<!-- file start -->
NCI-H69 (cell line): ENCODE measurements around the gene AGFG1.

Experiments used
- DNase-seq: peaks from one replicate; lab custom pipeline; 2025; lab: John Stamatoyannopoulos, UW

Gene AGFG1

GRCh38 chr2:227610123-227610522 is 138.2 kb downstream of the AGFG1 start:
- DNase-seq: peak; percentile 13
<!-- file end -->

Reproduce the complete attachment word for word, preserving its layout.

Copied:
NCI-H69 (cell line): ENCODE measurements around the gene AGFG1.

Experiments used
- DNase-seq: peaks from one replicate; lab custom pipeline; 2025; lab: John Stamatoyannopoulos, UW

Gene AGFG1

GRCh38 chr2:227610123-227610522 is 138.2 kb downstream of the AGFG1 start:
- DNase-seq: peak; percentile 13